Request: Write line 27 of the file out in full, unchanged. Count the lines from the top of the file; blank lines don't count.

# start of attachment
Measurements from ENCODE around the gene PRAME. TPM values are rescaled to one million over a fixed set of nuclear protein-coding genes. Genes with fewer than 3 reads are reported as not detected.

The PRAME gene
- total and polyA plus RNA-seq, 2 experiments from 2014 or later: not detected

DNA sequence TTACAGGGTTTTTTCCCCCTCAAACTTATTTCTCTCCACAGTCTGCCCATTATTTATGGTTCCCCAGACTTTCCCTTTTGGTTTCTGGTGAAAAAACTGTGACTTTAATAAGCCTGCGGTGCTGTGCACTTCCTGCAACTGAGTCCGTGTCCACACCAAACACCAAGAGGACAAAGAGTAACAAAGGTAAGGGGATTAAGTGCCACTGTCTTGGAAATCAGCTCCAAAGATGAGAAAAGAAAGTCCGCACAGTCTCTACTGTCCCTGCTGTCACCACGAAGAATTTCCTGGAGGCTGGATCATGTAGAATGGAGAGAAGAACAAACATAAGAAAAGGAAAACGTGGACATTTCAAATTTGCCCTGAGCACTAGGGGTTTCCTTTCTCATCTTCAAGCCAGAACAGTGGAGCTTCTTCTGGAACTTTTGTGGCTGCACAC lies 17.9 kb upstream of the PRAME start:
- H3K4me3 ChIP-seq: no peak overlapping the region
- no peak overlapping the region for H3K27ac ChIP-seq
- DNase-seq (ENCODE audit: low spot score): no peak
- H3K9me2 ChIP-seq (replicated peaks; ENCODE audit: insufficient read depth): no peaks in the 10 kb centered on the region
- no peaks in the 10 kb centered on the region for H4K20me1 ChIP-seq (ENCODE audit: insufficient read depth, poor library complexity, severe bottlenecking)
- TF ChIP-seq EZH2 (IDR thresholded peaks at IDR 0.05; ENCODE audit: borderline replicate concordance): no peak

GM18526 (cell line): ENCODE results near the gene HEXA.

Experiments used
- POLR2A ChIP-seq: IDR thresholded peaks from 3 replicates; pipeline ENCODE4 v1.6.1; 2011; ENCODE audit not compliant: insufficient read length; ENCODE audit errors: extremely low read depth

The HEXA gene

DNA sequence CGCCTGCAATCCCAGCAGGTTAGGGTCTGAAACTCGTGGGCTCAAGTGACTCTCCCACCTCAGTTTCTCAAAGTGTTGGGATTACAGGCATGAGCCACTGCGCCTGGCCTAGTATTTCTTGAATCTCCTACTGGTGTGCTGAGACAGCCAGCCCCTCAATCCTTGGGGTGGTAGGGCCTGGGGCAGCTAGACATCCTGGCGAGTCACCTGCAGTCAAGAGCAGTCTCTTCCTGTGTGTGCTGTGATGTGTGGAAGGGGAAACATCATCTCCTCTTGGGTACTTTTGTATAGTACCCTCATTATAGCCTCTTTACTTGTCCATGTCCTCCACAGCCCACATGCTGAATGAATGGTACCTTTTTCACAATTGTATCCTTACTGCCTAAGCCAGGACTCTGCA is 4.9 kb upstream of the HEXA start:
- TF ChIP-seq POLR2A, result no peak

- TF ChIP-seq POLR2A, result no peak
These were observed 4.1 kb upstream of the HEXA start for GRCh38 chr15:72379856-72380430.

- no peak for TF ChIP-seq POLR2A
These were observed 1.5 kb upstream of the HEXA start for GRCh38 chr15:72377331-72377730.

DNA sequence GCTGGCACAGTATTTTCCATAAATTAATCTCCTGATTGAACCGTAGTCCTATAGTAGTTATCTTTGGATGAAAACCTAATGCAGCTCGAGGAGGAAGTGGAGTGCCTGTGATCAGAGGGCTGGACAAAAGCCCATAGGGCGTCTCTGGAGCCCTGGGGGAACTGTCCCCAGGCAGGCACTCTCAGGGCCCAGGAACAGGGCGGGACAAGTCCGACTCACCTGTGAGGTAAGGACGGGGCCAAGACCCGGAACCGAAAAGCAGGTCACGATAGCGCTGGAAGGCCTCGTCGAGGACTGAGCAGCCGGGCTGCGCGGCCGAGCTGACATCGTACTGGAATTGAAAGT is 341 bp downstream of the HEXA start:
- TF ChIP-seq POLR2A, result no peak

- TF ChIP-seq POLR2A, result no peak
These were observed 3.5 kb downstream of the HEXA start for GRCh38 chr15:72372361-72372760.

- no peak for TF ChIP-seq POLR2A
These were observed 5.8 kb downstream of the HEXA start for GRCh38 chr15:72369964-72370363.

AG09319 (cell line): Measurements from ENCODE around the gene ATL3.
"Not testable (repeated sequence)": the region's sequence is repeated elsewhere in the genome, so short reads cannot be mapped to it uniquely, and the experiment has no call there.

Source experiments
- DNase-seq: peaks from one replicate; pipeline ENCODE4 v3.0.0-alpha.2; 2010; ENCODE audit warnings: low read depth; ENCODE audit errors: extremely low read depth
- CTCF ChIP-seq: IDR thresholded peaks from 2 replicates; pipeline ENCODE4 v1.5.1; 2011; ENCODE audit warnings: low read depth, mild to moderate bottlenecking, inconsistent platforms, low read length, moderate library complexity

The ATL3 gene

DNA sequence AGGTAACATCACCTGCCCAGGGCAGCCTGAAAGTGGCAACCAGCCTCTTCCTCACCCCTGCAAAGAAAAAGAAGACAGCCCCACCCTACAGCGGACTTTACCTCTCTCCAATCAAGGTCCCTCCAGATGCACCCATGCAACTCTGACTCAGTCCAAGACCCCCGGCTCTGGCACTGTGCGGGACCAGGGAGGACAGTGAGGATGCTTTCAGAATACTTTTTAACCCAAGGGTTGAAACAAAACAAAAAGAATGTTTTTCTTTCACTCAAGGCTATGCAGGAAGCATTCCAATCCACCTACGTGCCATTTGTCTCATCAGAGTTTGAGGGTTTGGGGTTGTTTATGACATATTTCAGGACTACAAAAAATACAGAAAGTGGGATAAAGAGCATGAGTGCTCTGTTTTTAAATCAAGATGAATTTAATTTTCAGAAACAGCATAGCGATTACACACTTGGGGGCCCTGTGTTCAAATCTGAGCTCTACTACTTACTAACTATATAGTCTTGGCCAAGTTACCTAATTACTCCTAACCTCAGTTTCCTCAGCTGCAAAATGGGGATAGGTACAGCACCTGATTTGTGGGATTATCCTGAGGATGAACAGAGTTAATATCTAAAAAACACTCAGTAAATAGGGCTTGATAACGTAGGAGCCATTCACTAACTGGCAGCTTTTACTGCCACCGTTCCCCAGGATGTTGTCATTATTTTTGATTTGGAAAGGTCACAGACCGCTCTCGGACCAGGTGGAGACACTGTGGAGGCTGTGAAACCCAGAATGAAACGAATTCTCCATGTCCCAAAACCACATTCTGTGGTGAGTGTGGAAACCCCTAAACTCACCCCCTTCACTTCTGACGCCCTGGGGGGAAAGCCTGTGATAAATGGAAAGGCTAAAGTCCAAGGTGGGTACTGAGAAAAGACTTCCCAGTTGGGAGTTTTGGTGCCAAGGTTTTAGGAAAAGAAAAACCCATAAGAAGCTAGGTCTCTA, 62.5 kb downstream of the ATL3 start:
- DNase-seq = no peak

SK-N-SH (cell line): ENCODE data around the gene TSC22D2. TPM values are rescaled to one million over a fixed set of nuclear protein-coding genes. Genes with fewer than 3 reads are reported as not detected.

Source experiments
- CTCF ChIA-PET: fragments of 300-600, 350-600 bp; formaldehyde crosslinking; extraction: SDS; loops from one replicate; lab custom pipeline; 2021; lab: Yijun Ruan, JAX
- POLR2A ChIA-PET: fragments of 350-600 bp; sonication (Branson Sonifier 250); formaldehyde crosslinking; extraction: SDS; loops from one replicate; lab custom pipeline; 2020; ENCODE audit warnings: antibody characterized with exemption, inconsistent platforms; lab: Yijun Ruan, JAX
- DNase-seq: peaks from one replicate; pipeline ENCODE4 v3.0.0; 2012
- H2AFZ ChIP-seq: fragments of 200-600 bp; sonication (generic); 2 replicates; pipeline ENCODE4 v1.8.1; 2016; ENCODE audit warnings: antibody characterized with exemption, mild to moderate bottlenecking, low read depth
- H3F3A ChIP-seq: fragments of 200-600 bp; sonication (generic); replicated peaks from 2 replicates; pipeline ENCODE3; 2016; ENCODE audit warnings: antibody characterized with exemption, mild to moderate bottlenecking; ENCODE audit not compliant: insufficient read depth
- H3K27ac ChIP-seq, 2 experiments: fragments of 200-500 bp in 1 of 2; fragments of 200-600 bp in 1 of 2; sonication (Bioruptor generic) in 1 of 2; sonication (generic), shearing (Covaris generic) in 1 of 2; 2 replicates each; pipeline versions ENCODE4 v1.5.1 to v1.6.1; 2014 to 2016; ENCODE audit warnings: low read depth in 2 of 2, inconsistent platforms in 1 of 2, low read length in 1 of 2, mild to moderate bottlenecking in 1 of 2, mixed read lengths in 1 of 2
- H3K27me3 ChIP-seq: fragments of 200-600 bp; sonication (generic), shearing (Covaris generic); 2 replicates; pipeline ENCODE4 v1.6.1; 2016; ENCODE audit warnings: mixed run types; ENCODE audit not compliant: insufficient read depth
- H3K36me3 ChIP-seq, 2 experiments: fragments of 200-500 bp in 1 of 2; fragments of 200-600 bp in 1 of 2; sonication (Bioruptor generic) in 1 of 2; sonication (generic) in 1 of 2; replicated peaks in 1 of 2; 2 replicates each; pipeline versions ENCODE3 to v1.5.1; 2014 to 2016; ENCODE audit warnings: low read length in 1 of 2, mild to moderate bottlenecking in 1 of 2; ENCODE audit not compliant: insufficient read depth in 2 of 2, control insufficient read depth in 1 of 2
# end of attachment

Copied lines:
AG09319 (cell line): Measurements from ENCODE around the gene ATL3.